Moyo says that after decades of authoritarian rule there is a need to instill a sense of belonging amongst citizens, and this can only be achieved if people are allowed to elect the leaders of their choice.

“A time frame-bound inclusive Transitional Authority should prepare the country to hold free and fair elections,” he says, in reference to the general elections that were already scheduled to take place on or before September 2018.

This call is also echoed by Zimbabwean trade unionist and political analyst Takavafira Zhou: “Free and fair elections should be held in 2018 and those who emerge victorious must be magnanimous in victory and build a credible government punctuated by corporate governance, transparency, accountability, efficiency and equity.”

The ZCTU is also calling for the restoration of basic socio-economic rights such as education and health for all, reliable and affordable public transport, decent housing, decent jobs, living wages, a reform of the current labour code, the establishment of a Truth and Reconciliation Commission, as well as the reform of state institutions (such as the police) that have until now been used to oppress citizens. In their place, the ZCTU is calling for responsive, open and accountable channels of government that work for the benefit of the people.

With regards to the question of whether the departure of Mugabe can help revitalise Zimbabwe’s decimated union movement (the ZCTU has lost three-quarters of its membership since the 1990s), Moyo says it is too early to tell. According to a report by the Danish Confederation of Trade Unions, many workers still have their union dues deducted from their salaries, “but employers are not remitting them to the unions”, which gravely affects union finances.

In addition, Moyo says: “The unions can only be revitalised if our membership increases and our bargaining power is bolstered. We still have the old system with a track record of anti-worker policies. The class of people at the helm are business people who might be worse than Mugabe.”

Gideon Shoko, Secretary of Labour for the main opposition party Movement for Democratic Change - Tsvangirai (MDC-T), tells Equal Times that it is “very difficult and too early to predict what the new administration will do for workers”. However, he says the unions can only be reinvigorated if foreign investors are persuaded to return to the country.

“If investors don’t come it will mean that trade unions membership will dwindle, making trade unions weaker and less attractive for those in full-time employment to join.”

Nonetheless, Moyo says that labour will continue to engage with the government of the day while striving to build workers’ power by engaging all sections of the community, particularly students, peasants and informal workers.

“Once everyone is empowered, it becomes easier for them to make informed, quality decisions when it comes to choosing candidates for public office,” he says.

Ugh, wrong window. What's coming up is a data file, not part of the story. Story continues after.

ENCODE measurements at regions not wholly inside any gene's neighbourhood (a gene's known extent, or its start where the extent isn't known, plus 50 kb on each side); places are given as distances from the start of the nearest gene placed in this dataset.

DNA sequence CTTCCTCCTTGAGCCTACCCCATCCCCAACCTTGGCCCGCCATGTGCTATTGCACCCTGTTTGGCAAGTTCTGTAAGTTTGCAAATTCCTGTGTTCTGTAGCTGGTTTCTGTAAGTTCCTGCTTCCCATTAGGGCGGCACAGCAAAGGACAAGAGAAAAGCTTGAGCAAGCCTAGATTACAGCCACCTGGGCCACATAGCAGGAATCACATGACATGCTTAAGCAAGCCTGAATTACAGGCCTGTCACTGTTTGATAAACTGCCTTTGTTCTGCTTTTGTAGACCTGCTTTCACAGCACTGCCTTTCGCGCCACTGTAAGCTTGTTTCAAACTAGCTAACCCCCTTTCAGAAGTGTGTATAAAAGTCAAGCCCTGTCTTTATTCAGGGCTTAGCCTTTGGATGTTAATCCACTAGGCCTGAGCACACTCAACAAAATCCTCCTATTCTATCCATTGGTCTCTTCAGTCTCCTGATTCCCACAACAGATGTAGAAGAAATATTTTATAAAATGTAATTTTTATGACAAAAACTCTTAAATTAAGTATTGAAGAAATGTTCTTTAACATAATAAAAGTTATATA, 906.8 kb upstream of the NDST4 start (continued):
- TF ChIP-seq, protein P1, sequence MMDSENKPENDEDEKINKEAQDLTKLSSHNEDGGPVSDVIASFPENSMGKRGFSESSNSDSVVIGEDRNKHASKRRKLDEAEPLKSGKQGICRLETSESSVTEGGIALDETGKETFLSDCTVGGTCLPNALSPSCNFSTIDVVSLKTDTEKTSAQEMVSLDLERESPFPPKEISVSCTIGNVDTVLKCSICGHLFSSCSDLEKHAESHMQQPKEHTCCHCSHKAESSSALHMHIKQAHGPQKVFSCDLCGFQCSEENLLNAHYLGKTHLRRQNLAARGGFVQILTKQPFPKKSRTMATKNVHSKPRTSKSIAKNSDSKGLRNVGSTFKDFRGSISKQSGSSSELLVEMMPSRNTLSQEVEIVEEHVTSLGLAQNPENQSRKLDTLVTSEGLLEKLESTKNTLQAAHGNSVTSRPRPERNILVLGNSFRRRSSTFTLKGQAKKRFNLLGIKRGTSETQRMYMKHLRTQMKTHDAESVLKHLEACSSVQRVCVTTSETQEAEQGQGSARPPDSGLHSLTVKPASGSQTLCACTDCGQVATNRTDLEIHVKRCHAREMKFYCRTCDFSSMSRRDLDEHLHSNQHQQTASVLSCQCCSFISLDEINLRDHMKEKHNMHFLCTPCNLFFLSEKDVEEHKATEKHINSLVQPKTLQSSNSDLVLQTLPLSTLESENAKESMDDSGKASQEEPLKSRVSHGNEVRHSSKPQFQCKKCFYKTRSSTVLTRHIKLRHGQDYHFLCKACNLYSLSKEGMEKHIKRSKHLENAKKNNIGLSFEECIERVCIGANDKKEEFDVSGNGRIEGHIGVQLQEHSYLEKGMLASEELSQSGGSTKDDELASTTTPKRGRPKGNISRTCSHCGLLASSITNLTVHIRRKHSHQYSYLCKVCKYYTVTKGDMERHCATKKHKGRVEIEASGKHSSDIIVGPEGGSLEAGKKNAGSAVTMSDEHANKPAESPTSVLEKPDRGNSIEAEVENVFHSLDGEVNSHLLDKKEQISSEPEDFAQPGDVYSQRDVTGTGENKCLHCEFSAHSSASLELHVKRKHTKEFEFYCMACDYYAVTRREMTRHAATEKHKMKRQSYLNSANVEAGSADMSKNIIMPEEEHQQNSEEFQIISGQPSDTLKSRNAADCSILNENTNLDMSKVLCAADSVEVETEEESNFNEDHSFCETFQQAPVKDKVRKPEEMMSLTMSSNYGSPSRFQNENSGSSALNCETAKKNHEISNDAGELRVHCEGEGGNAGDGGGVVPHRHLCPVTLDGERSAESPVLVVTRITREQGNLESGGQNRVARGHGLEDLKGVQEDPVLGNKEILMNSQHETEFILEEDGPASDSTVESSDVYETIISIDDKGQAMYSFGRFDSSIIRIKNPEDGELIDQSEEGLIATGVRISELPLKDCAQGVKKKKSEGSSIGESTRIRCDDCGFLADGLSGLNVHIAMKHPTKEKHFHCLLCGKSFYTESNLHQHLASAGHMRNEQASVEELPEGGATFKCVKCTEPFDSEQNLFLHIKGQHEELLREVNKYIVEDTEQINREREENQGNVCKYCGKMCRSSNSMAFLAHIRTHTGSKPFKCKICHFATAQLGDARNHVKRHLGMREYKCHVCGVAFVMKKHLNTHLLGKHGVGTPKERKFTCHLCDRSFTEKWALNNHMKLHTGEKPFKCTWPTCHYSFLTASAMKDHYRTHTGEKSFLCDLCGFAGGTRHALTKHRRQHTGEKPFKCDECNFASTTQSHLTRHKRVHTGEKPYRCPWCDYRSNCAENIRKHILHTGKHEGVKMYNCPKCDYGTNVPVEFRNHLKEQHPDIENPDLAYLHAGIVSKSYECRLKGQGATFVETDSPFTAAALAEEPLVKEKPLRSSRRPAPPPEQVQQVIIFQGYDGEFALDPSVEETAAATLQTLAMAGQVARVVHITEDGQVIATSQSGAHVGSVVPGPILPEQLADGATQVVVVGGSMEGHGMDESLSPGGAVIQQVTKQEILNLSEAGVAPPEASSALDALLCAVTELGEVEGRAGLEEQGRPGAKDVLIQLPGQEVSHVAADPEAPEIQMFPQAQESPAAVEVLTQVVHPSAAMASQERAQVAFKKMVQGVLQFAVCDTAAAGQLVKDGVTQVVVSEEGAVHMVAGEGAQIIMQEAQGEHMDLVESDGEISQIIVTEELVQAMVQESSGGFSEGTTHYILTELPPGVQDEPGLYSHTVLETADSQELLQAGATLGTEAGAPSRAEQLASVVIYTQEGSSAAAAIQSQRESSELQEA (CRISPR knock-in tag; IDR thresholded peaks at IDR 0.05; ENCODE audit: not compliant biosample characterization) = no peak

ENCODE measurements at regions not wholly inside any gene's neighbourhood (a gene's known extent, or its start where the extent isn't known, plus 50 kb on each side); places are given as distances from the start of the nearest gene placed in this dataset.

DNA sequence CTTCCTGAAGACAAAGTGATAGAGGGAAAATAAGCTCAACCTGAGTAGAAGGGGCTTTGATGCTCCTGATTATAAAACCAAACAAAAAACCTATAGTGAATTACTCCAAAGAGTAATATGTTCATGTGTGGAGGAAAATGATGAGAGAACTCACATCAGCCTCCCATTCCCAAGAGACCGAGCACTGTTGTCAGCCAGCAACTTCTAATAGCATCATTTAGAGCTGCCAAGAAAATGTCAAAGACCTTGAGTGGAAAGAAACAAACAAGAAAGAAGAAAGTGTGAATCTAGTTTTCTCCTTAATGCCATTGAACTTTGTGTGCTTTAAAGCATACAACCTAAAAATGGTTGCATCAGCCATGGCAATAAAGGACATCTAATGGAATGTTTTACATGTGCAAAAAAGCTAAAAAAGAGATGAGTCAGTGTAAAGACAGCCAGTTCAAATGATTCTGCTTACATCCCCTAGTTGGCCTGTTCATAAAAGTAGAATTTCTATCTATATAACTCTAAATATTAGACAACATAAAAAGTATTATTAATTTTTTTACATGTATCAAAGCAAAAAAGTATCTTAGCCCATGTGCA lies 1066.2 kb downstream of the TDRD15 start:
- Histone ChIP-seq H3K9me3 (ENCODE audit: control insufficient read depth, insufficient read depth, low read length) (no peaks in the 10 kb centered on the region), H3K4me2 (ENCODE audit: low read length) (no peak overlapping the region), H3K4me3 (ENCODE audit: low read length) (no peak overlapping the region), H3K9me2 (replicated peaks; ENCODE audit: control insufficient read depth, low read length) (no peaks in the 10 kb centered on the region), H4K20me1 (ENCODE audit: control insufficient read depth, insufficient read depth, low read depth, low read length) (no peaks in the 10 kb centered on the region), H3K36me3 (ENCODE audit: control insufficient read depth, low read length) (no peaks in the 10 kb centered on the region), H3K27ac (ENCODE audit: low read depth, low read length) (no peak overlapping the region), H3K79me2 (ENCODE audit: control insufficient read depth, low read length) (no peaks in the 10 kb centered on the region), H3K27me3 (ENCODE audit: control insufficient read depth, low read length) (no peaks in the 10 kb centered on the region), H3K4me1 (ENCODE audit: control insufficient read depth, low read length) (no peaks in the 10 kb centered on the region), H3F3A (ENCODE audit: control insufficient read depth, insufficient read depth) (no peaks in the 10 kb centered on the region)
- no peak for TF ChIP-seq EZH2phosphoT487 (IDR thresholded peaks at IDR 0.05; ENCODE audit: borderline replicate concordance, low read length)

Too early to celebrate

Various analysts told Equal Times in separate interviews that while President Mugabe’s exit was long overdue, the manner in which he was ousted raises questions about whether the desired outcome is the improvement of the lives of ordinary Zimbabweans or securing power and continuity for Zanu-PF.

Professor Mashupye Herbert Maserumule, who teaches public affairs at Tshwane University of Technology in South Africa, is cautious about the possibility of real change for Zimbabwe.

“For me, Mugabe is a microcosm of the bigger Zimbabwean problem, which is institutionalised in Zanu-PF. This problem is about patrimonialism. Mnangagwa has been part of it. So bringing him back as the President will not necessarily change anything Mugabe represented, for they are cut from the same cloth,” he says.

However, with the right leadership and good governance, Chibebe is confident that Zimbabwe can once again emerge as one of Africa’s strongest economies. “The country requires astute leadership to take Zimbabwe out of the current mess it finds itself in. It needs a captain who can stir the ship out of the murky waters, who shuns political rhetoric but one who marshals the democratic turnaround plan which must be results-oriented and timeline-based. If that can be put in, it won’t take more than five years for Zimbabwe to be back to its jewel of Africa status,” he says.

Whether or not this can be achieved in the next election cycle is another matter entirely. “My helicopter view of the current terrain is that the current political polarisation will not produce a free and fair election result,” says Chibebe.

But whatever happens Zimbabwean workers in the diaspora will be crucial to the country’s future. The economic hardships of the past decade resulted an estimated four million Zimbabweans – a third of its population - leaving the country to live and work in countries such as South Africa, Botswana, the United Kingdom, Canada, the United States and Australia.

In terms of economic power and human resources, their impact on the Zimbabwean economy could be huge. But Chibebe says Zimbabweans in the diaspora will not be easily moved to return home or invest in the country without seeing concrete signs of change.

“My advice to my colleagues both at home and abroad is that we should not celebrate potential, but rather learn to celebrate results. That said, if the government of Zimbabwe is serious in implementing policies as per the speech, that will definitely attract the diaspora.”